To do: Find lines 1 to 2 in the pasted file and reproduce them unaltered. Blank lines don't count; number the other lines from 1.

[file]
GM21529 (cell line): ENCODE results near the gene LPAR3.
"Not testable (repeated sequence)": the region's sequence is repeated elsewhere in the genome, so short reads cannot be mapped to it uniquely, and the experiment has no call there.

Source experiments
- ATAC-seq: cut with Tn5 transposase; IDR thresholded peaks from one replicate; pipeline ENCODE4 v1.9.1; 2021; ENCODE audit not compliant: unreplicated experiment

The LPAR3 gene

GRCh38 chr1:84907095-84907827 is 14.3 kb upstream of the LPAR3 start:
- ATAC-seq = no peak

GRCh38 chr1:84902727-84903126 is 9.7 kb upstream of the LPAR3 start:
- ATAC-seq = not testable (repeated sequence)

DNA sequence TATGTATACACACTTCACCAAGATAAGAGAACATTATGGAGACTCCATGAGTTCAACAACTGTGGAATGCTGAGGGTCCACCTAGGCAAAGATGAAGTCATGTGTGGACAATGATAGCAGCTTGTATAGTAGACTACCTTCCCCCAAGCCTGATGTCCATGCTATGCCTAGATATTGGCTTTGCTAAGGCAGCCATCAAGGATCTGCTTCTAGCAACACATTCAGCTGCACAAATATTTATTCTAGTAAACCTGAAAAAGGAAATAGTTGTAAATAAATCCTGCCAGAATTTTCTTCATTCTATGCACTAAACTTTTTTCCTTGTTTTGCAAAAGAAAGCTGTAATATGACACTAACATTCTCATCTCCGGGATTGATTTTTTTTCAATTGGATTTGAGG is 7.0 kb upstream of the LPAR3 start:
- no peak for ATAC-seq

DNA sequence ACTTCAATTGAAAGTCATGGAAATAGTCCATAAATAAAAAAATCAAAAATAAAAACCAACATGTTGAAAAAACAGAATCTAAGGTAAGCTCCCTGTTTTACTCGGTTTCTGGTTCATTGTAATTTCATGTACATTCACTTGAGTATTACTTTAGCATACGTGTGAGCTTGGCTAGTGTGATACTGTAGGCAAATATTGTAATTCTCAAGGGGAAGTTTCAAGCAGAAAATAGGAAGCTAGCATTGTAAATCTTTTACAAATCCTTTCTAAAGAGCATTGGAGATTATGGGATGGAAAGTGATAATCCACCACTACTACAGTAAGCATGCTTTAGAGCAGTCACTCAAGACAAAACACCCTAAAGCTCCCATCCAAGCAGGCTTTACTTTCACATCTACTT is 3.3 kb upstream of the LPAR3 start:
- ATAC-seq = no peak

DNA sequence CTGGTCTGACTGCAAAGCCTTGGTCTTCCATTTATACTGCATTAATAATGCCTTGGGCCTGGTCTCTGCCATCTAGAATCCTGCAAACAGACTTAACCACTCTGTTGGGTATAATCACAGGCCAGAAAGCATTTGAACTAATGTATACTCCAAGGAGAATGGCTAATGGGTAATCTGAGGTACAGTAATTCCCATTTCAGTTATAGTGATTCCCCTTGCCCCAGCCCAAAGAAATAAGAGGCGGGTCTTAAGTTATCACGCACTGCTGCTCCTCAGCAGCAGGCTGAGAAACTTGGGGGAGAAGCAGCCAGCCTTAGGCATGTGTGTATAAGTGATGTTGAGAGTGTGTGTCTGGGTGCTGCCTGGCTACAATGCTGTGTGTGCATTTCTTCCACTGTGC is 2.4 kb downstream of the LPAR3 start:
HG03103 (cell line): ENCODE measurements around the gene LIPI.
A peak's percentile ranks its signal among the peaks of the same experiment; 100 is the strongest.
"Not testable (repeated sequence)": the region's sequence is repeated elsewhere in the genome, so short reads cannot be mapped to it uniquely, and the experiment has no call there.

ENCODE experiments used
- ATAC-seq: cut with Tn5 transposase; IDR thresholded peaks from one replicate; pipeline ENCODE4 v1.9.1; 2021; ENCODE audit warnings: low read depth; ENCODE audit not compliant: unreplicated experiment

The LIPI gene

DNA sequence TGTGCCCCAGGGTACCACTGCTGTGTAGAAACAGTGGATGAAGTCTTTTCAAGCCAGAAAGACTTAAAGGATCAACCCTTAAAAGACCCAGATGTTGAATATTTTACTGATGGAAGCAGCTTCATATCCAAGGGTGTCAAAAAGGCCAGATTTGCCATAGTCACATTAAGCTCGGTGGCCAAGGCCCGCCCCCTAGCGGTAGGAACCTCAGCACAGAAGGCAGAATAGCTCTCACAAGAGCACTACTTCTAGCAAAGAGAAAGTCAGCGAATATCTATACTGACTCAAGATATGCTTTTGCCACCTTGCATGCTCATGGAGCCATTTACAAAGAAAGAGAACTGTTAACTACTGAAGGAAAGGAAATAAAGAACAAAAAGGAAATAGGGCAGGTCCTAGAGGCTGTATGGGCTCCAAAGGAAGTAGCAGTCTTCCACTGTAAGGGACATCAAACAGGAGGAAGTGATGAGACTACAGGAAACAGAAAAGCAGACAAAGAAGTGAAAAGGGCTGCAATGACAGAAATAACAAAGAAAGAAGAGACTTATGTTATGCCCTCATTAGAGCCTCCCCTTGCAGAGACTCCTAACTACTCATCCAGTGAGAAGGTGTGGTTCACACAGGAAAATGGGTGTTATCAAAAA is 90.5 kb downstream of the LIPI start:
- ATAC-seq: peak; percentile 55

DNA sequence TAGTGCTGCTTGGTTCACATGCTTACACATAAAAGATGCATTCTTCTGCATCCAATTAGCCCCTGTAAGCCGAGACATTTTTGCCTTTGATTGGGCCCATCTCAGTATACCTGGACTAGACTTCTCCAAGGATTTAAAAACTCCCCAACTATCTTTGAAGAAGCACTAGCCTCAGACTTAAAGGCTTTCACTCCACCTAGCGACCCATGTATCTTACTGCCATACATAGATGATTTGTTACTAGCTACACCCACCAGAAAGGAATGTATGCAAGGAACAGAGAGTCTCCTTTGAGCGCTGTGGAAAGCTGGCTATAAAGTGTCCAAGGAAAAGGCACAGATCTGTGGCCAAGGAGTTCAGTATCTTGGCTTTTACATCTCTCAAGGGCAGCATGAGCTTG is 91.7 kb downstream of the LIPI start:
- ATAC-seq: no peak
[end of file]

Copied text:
GM21529 (cell line): ENCODE results near the gene LPAR3.
"Not testable (repeated sequence)": the region's sequence is repeated elsewhere in the genome, so short reads cannot be mapped to it uniquely, and the experiment has no call there.